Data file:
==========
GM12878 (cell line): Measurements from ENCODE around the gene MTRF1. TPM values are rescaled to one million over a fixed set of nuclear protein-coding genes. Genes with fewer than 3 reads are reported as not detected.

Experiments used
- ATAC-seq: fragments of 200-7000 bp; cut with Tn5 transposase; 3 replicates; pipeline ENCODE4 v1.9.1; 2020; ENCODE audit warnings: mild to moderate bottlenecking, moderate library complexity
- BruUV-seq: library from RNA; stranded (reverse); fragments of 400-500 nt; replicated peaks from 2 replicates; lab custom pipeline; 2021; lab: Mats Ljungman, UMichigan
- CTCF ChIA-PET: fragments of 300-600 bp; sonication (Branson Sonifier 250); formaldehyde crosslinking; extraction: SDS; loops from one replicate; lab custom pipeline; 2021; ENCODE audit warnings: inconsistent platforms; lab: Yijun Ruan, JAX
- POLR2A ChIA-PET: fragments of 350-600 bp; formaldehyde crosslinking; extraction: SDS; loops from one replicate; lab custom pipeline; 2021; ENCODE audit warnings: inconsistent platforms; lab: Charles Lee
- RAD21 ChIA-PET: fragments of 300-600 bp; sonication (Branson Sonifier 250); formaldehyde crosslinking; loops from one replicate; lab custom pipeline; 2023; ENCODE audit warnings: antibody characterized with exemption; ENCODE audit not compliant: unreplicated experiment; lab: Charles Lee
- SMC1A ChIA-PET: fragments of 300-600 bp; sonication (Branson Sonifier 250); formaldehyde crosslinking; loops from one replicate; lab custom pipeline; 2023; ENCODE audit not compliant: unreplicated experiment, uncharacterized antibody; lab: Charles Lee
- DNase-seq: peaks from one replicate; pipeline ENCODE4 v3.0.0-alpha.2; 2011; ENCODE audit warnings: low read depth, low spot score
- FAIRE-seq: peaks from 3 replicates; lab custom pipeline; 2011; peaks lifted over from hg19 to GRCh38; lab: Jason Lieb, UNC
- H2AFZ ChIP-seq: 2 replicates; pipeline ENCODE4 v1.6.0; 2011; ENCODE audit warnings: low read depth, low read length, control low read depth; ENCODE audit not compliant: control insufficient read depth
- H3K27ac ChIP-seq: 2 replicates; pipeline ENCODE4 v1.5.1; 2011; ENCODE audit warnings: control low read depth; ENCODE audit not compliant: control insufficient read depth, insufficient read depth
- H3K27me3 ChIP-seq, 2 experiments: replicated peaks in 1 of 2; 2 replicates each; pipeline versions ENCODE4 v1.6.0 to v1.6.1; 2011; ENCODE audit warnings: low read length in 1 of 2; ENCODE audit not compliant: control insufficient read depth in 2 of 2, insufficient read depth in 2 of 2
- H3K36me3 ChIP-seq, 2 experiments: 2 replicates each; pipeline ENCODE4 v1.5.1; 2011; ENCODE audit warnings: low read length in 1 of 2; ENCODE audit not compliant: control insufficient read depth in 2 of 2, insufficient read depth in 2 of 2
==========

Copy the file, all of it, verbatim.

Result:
GM12878 (cell line): Measurements from ENCODE around the gene MTRF1. TPM values are rescaled to one million over a fixed set of nuclear protein-coding genes. Genes with fewer than 3 reads are reported as not detected.

Experiments used
- ATAC-seq: fragments of 200-7000 bp; cut with Tn5 transposase; 3 replicates; pipeline ENCODE4 v1.9.1; 2020; ENCODE audit warnings: mild to moderate bottlenecking, moderate library complexity
- BruUV-seq: library from RNA; stranded (reverse); fragments of 400-500 nt; replicated peaks from 2 replicates; lab custom pipeline; 2021; lab: Mats Ljungman, UMichigan
- CTCF ChIA-PET: fragments of 300-600 bp; sonication (Branson Sonifier 250); formaldehyde crosslinking; extraction: SDS; loops from one replicate; lab custom pipeline; 2021; ENCODE audit warnings: inconsistent platforms; lab: Yijun Ruan, JAX
- POLR2A ChIA-PET: fragments of 350-600 bp; formaldehyde crosslinking; extraction: SDS; loops from one replicate; lab custom pipeline; 2021; ENCODE audit warnings: inconsistent platforms; lab: Charles Lee
- RAD21 ChIA-PET: fragments of 300-600 bp; sonication (Branson Sonifier 250); formaldehyde crosslinking; loops from one replicate; lab custom pipeline; 2023; ENCODE audit warnings: antibody characterized with exemption; ENCODE audit not compliant: unreplicated experiment; lab: Charles Lee
- SMC1A ChIA-PET: fragments of 300-600 bp; sonication (Branson Sonifier 250); formaldehyde crosslinking; loops from one replicate; lab custom pipeline; 2023; ENCODE audit not compliant: unreplicated experiment, uncharacterized antibody; lab: Charles Lee
- DNase-seq: peaks from one replicate; pipeline ENCODE4 v3.0.0-alpha.2; 2011; ENCODE audit warnings: low read depth, low spot score
- FAIRE-seq: peaks from 3 replicates; lab custom pipeline; 2011; peaks lifted over from hg19 to GRCh38; lab: Jason Lieb, UNC
- H2AFZ ChIP-seq: 2 replicates; pipeline ENCODE4 v1.6.0; 2011; ENCODE audit warnings: low read depth, low read length, control low read depth; ENCODE audit not compliant: control insufficient read depth
- H3K27ac ChIP-seq: 2 replicates; pipeline ENCODE4 v1.5.1; 2011; ENCODE audit warnings: control low read depth; ENCODE audit not compliant: control insufficient read depth, insufficient read depth
- H3K27me3 ChIP-seq, 2 experiments: replicated peaks in 1 of 2; 2 replicates each; pipeline versions ENCODE4 v1.6.0 to v1.6.1; 2011; ENCODE audit warnings: low read length in 1 of 2; ENCODE audit not compliant: control insufficient read depth in 2 of 2, insufficient read depth in 2 of 2
- H3K36me3 ChIP-seq, 2 experiments: 2 replicates each; pipeline ENCODE4 v1.5.1; 2011; ENCODE audit warnings: low read length in 1 of 2; ENCODE audit not compliant: control insufficient read depth in 2 of 2, insufficient read depth in 2 of 2